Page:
More importantly, what I gather from the PHB 3.5 is that they have attempted to rectify every imbalance from the previous editions. Thus, the mechanics and rules of a PC class have been altered so that these perceived deficiencies of imbalance not longer exist. But, I ask you the gentle reader, were these so called "imbalances" of the previous edition a really a major problem? Does it matter that some classes (in older versions) were more powerful than others? And, I believe this to be the most important question concerning whether I should or should not buy this newer D&D version: does its quantitative improvements qualitatively increase that amount of enjoyment of the game? That the 3.5's rule manipulations to give more power to PC's (feats, mages with greater spell ability at low level, etc.) seem as if they were the result of consolations given to poor players from an even poorer DM after the players had harped about not being able to keep their low-level mages alive long enough to reach higher levels. However, these type of players have failed to realize the full potential of what it means to actively play a character and not to passively react to what the DM says. Thus, these players fail to realize that at higher levels the advantages that other classes possess over the low-level mage, or some other class like a monk, is negated and even surpassed by their awesome powers. That is, so long as a player understands how the class is played to their best advantage given its innate limitations. Therefore, this class manipulation and the restructuring of other components of the game (like the groupings and classifications of the various monsters in the MM) are unnecessary if you have understanding how the previous editions work in the first place. And you don't need to be a genius to figure that out.
In the end, the alterations of game mechanics are irrelevant because all versions are still role-played the same. But, should I spend my money on the PHB 3.5 and the whole slew of new (and newer is better, right?) products? Many of these being simply rehashed, reworded copies of books that I already possess or that are utterly useless because its contribution to a campaign is paltry at best. If you have your 2nd edition books, just stick with them. Your missing nothing worth wile here. I am not advocating a wholesale reversion to the old form, I just think 3.5 is not worth it for me.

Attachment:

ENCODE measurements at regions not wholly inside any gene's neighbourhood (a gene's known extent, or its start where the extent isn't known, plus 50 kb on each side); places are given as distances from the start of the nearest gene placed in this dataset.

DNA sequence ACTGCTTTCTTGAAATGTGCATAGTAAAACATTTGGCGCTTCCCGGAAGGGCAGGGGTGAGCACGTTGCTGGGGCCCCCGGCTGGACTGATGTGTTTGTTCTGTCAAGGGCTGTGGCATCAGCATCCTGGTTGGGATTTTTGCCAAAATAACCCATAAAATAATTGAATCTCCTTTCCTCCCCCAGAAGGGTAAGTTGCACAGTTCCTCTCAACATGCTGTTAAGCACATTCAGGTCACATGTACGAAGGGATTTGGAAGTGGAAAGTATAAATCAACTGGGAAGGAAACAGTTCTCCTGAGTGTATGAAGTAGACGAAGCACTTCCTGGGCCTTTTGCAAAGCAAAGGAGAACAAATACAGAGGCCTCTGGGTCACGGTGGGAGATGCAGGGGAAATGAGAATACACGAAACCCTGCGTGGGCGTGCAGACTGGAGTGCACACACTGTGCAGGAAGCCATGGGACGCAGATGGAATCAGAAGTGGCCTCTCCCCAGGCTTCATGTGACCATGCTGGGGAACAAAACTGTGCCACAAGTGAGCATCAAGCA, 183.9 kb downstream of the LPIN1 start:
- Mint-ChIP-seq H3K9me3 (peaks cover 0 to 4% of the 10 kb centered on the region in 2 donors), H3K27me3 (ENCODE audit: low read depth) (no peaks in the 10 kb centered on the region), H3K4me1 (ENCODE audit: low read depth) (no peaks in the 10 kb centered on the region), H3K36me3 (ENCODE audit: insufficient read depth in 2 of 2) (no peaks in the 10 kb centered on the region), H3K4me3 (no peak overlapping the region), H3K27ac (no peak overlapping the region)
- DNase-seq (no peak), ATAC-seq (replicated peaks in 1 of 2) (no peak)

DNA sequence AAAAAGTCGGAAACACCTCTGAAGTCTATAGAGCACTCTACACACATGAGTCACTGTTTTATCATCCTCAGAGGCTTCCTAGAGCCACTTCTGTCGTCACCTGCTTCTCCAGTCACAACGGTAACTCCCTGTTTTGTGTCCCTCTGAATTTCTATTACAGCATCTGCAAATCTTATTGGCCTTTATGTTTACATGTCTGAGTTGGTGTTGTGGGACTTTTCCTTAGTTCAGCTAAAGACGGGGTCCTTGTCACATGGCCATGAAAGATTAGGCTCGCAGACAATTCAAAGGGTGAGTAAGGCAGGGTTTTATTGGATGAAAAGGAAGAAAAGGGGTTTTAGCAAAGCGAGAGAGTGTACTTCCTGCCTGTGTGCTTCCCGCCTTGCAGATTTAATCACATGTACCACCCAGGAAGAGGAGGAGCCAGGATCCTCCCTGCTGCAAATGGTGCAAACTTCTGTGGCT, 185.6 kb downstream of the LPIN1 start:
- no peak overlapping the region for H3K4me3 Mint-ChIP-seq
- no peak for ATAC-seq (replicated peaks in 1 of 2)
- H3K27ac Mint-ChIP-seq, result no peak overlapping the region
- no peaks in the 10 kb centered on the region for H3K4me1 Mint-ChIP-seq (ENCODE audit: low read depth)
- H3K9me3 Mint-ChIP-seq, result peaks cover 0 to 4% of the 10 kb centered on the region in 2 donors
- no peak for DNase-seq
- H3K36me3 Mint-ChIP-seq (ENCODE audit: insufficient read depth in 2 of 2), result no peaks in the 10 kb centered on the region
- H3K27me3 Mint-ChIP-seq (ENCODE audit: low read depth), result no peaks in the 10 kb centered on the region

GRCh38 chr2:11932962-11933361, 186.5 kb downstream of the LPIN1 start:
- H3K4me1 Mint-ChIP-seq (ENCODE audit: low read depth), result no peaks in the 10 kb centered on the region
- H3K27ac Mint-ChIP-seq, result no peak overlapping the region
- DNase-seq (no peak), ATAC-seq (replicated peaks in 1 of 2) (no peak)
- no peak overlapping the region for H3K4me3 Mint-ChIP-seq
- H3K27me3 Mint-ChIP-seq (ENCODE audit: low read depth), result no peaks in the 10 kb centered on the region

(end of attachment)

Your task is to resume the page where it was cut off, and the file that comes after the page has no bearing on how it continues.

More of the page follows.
- D&D Player's Handbook gets 5 stars
I recently bought this product for use playing Dungeons & Dragons with my friends. The book is extremely well-written and even though D&D can become very immersed in technical rules at times, the book does an excellent job of explaining everything from creating your first character (and his/her background, characteristics, physical features, etc) to an entire list of spells and their descriptions. Updated for play using version 3.5 rules, so you'll be up-to-date with everything new. The book is littered with colorful and well-done drawings of the material which ranges from visual depictions of weapons and armors to individual races and classes.
Whether you're new to the game or an experienced veteran looking for the basics, the Dungeons & Dragons Player's Handbook is an excellent choice to get into the game. ...more info
- worth buying new
I bought my copy of the 3.5 PHB at my local hobby shop. It's actually the special edition printing, but with the regular cover, so it was a good deal and has all but the most recent errata included in it.
I played 2nd edition ad&d in the 90s and played one campaign of 3rd edition when it first came out in 2001, but I stopped after moving to New Zealand, so fortunately I missed the whole controversial conversion from 3.0 to 3.5 and all that.
I didn't play 3.0 long enough to really be able to say whether 3.5 is an improvement or not, but I can say it's definitely an improvement on 2nd edition, at least in terms of gameplay. Don't forget, though, that 2nd edition was also revised shortly before TSR went under. Not many people seem to know/remember that.
I do have one complaint with the 3.5 books, though: the illustrations aren't nearly as high quality as the 2nd edition ones were. Many of the illustrations in the 3.5 books are fairly cartoonish (not at all what you'd expect for 'epic fantasy'), and there are practically no full page ones, which is disappointing. With 2nd edition, you'd buy the books as much for the artwork as for the rules ... You certainly can't say the same for 3.5 books. I guess WOTC couldn't afford the 2nd edition artists' prices.